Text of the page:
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Atlanta's High Museum of Art explores iconic design of Coca-Cola bottle in exhibition
William Christenberry (American, born 1936), Country Store, Hale County, Alabama, 1976, printed 2012, pigmented inkjet print. High Museum of Art, Atlanta, purchase with funds from Robert Yellowlees, 2014.158.


ATLANTA, GA.- An exhibition exploring the iconic design and creative legacy of the Coca-Cola bottle opens at the High Museum of Art in Atlanta this month. “The Coca-Cola Bottle: An American Icon at 100” features more than 100 objects, including more than 15 works of art by Andy Warhol and more than 40 photographs inspired by or featuring the bottle.

Opening Feb. 28 and on view through Oct. 4, 2015, the exhibition provides visitors the opportunity to view original design illustrations, historical artifacts and a century of experimentation with the CocaCola bottle, which has become one of the world’s most recognized icons since its inception in 1915.

“The High is honored to present this exhibition celebrating an iconic American design that has influenced artists from the 20th century to the present day,” said Michael E. Shapiro, Nancy and Holcombe T. Green, Jr. director of the High. “The story of the Coca-Cola bottle’s creation and its impact on the cultural fabric of the world began right here in Atlanta, so it is fitting to share this story in the Southeast’s leading art museum.”

Originally designed by the Root Glass Company in Terre Haute, Ind., the bottle offered a distinct package for an already ubiquitous product launched in 1886. The design was the result of a competition that challenged bottle manufacturers to develop a container recognizable even if broken on the ground or touched in the dark. The winning design’s subtle curves and green-tinted glass ultimately had an outstanding impact on 20th-century visual art and culture.

The bottle, which has enticed multiple generations and billions of people worldwide, has also inspired numerous artists. Photographers such as Walker Evans and William Christenberry documented the Coca-Cola bottle’s universal presence in the cultural landscape of 20th-century America. The Coca-Cola bottle also helped spur Warhol’s pioneering shift to his breakthrough Pop Art style.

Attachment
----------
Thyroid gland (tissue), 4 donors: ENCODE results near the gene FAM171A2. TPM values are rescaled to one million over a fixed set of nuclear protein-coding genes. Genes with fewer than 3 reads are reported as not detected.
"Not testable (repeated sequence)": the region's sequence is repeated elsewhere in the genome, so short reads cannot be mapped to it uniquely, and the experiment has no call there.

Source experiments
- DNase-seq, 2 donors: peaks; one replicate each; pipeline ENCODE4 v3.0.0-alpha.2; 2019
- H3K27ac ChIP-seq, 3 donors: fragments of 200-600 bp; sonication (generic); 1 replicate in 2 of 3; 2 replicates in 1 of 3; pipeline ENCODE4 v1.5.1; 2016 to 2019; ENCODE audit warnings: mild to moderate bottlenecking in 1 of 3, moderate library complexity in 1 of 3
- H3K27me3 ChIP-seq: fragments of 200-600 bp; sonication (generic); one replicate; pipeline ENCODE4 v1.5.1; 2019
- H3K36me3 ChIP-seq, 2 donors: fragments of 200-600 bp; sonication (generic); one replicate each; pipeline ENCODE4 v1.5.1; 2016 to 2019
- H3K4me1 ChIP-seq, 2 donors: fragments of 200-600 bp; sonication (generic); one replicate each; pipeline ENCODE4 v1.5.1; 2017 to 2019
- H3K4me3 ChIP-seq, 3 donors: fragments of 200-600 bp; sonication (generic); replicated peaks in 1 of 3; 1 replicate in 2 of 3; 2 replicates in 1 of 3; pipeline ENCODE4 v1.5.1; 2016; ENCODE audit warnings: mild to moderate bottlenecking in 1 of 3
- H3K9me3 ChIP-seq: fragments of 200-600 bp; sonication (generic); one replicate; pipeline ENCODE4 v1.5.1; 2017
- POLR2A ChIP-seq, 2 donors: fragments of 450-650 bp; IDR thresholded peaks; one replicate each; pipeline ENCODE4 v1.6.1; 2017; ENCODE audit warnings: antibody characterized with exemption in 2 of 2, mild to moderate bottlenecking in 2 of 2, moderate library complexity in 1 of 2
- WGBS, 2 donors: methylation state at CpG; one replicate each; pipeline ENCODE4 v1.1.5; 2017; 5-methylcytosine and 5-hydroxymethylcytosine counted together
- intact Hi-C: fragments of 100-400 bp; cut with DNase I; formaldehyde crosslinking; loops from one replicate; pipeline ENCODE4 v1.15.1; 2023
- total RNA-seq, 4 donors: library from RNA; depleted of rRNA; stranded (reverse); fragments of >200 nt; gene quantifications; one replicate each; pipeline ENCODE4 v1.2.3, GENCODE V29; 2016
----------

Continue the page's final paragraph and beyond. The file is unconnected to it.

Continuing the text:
Organized by the High in collaboration with The Coca-Cola Company, the exhibition is presented in two floors of the High’s Anne Cox Chambers wing. As visitors enter the exhibition gallery in the firstfloor lobby, they may view more than 500 contemporary 3-D printed bottles suspended from the ceiling, which were created by Conran and Partners and reference the iconic shape of the famous CocaCola package.

The second floor displays feature three main areas:

 A section taking visitors through the design history of the bottle, which includes a rare 1915 prototype; original drawings and patents; an early plastic version of the bottle from the late 1960s; and the first aluminum version of the bottle from 2005, many of which are on loan from The Coca-Cola Company’s extensive archives. Also included in this section is a “mash-up,” salon-style presentation of posters by contemporary designers who have re-imagined the bottle for the 21st century.

 The Pop Art section includes more than 15 works by Warhol, many on loan from The Andy Warhol Museum, showcasing the artist’s fascination with the bottle. The works, ranging in media from painting, collage, drawing, photography, film and sculpture, demonstrate Warhol’s appreciation of the Coca-Cola bottle as a uniquely American symbol. Highlights include a 1962 silkscreen, “Three Coke Bottles,” and three of the artist’s famous screen tests, including one featuring musician Lou Reed with a bottle.

 In the photography section, more than 15 images by Christenberry from the High’s permanent collection will accompany photographs by Evans, Berenice Abbott, Imogen Cunningham, Alfred Eisenstaedt, Clarence John Laughlin, Helen Levitt, Abelardo Morell, Peter Sekaer, Ben Shahn and Marion Post Wolcott, among others. The photographs track the enduring presence of the Coca-Cola bottle within the rapidly changing cultural landscape of 20th- and 21st-century America. They document the bottle’s role in daily life through scenes captured in Atlanta, New Orleans, New York City, Yosemite Valley and several small towns across the American South.





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